Of the former, librettist-lyricist DiPietro (of the long-running I Love You, You’re Perfect, Now Change), composer-lyricist Bryan (of the defining 80s rock band Bon Jovi), and director John Rando have contributed little to speak of - assuming you’re familiar with other horror-inspired Off-Broadway goofs. But of the latter, they’ve provided so much - and so frequently - you almost want to excuse them their other transgressions. Anything that allows so many opportunities to a performer of Opel’s blindingly polished caliber can’t be all bad - no matter how hard it tries.
Whether she’s playing a wisenheimer nun, a dastardly mayor, a meddling mother, or - in the only memorable scene and song - the last two at the same time, Opel is pure, unapologetic musical comedy. With a ceiling-scraping belt, more facial expressions than Fanny Brice and all them Barrymores put together, and a command of irony that transforms even the most innocuous dialogue into an AK-47, she’s a seismic jolt of personality in a show that needs every drop it can get.
It’s based on a 1984 cult horror-comedy film by Lloyd Kaufman that really had nothing more on its mind than invoking a modern-day superhero as a product of everyone’s favorite Cold War bugaboo: nuclear annihilation. But the musical has been updated to today, apparently to take advantage of current trends toward environmental activism, which might make it more relevant but ensures as much preaching as entertainment.
The movie was primarily interested in goofing on the tropes of its genre, so of course the musical must do the same for its adopted form. So there are plenty of jokes about musicals derived from movies, double- (and triple- and quadruple-) casting, ballads decorated with endless notes, and so on. And if you haven’t seen any number of other musicals that have done the same thing (Evil Dead in 2006, or the prototypical 2001 examples, Urinetown and Bat Boy) you might think them funny still.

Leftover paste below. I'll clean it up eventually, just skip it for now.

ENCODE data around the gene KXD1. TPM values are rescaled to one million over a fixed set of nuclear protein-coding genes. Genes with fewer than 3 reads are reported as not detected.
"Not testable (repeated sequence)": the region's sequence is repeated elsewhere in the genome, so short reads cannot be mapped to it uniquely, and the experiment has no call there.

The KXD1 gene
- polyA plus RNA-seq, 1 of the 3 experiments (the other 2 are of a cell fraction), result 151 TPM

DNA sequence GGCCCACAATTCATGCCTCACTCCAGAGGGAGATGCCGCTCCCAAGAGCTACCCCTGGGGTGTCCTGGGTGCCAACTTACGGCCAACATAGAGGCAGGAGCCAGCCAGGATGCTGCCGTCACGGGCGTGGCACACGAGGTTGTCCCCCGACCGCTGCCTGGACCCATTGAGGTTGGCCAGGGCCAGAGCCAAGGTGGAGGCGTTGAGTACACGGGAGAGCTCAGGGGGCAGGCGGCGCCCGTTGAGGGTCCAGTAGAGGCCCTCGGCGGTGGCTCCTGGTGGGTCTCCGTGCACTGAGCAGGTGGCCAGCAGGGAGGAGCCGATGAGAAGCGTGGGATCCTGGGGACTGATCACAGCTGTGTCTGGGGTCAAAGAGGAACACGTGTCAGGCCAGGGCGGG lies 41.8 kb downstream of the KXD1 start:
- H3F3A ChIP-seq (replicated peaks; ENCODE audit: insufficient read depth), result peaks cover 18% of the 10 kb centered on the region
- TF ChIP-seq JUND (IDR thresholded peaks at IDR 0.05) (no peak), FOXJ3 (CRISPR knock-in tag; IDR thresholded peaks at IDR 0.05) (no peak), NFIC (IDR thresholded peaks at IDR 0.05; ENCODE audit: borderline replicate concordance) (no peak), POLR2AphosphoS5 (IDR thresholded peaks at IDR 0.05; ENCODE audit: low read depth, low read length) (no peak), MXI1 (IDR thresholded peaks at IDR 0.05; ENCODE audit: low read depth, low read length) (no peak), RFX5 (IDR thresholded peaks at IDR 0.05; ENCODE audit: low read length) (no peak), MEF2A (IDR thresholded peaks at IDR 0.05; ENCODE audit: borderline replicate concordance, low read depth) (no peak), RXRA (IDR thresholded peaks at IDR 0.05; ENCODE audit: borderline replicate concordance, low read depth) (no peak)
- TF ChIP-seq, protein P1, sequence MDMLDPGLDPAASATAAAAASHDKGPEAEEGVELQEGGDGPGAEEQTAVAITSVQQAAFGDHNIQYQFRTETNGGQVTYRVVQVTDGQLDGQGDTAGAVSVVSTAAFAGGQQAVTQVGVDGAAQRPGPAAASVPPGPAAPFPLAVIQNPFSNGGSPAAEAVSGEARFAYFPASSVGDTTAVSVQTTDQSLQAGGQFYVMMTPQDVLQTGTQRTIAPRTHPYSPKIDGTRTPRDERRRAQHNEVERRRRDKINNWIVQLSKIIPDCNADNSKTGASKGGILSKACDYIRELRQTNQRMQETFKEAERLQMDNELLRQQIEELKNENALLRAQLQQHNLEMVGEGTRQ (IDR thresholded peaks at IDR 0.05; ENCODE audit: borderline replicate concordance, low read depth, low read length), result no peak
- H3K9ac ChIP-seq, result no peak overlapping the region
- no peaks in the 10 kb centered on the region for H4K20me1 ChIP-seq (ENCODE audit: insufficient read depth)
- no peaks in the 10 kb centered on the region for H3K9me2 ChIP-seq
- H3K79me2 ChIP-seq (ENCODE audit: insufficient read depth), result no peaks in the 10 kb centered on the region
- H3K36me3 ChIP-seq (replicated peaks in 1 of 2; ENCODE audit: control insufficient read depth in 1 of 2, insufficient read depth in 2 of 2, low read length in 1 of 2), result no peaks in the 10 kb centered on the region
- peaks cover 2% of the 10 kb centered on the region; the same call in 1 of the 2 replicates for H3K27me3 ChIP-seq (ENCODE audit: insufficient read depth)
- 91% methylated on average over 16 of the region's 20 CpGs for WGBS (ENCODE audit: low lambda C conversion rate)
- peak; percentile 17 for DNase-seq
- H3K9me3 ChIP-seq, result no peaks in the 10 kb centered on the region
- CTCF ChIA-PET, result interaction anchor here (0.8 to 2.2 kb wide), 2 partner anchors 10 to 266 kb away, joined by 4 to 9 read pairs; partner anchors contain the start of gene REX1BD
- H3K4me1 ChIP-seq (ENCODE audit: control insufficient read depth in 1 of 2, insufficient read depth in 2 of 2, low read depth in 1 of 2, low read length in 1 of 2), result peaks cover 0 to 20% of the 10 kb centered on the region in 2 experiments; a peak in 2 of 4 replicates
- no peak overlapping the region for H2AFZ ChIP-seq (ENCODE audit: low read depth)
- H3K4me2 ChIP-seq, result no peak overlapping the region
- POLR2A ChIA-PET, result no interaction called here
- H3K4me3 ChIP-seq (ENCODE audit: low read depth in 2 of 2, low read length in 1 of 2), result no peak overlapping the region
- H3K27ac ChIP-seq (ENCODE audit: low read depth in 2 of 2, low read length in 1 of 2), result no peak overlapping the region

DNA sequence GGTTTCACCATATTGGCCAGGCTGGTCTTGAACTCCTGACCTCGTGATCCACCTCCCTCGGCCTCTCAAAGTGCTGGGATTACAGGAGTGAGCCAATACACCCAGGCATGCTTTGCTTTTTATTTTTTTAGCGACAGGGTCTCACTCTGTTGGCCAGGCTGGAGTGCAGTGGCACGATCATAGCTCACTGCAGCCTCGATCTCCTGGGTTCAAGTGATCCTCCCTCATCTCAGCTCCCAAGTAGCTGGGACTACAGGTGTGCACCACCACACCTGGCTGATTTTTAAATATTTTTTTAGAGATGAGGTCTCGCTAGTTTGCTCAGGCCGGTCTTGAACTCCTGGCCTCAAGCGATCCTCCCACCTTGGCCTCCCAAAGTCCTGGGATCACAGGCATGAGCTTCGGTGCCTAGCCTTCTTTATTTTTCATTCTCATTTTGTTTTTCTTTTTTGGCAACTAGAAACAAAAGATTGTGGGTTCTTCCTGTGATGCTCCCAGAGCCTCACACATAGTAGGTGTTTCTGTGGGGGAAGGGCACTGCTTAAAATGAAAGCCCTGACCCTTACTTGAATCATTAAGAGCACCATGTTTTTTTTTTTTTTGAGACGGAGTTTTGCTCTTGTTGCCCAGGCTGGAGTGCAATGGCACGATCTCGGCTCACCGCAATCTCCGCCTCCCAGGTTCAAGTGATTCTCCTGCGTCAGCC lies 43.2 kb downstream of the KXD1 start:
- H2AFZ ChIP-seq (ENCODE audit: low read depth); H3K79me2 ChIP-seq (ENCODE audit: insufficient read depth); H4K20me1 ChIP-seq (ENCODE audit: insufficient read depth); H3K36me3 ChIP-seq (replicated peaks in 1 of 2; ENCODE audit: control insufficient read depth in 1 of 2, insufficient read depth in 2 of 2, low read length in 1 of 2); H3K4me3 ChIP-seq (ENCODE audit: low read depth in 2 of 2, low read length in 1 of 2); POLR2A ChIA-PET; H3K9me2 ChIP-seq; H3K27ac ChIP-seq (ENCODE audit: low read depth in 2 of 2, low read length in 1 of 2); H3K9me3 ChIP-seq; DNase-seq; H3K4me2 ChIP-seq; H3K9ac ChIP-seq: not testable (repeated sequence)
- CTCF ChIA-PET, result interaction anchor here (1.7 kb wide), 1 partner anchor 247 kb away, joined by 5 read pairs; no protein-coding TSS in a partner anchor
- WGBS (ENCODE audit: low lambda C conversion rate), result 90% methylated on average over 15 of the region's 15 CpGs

Unfortunately, the songs are not distinctive enough to make the waiting particularly pleasurable. Rock without reason, they meander about and mock various styles, treat unexceptional sentiments with bone-crushing weight (representative titles: “Big Green Freak,” “Evil Is Hot,” “Thank God She’s Blind”), and coast on the rollicking output of Doug Katsaros’s band and Kurt Fischer’s ear-rending amplification. Except for Opel’s epic duet with herself (the charmingly named “Bitch/Slut/Liar/Whore”), there’s rarely even a pretense to character or theatricality, something the better titles of this general type (Bat Boy, Little Shop of Horrors) didn’t ignore.
Rando has given this show the same kind of improbably focused and anything-for-a-laugh production he brought to Urinetown, at once engrossing and ugly, understaffed and overblown. Beowulf Boritt’s set, an ever-moving mountain of waste drums that reveals various locales, is the cleverest the show gets visually: Kenneth Posner’s lights are plentiful but unremarkable and David C. Woolard’s costumes, except (again) for Opel’s two-for-the-space-of-one ensemble in “Bitch/Slut/Liar/Whore,” are distractingly uncampy. One would imagine the creators of something like this would at least want things to look as funny as possible.
So much is so strained from the performers, however, that this oversight is perhaps not so surprising. Chase gives a mildly noteworthy comic turn as the deceptively uninnocent love interest - and only because she’s subjected to so many blind gags, a fair number hit due to the law of averages. Cordero gives Toxie everything he’s got, but the big green guy is more about his body suit, makeup, prosthetics, and sound effects, than it is on humanity - the only foundation for any character worth caring about. Salvidar and Green, armed with little more than costume changes, have it even harder.
Only Opel makes it all seem effortless - or worthwhile - by piercing through the show’s endless artifice with her sharply honed stage know-how. There’s no good reason her roles couldn’t be played by three separate actresses, but her split-second changes of costume and wig, just to keep the show running at full throttle, are in many ways their own reward. She’s simply a star, and thus there’s no need to ask her why. With the rest of The Toxic Avenger, however, it’s a question that comes up over and over again.
The Toxic Avenger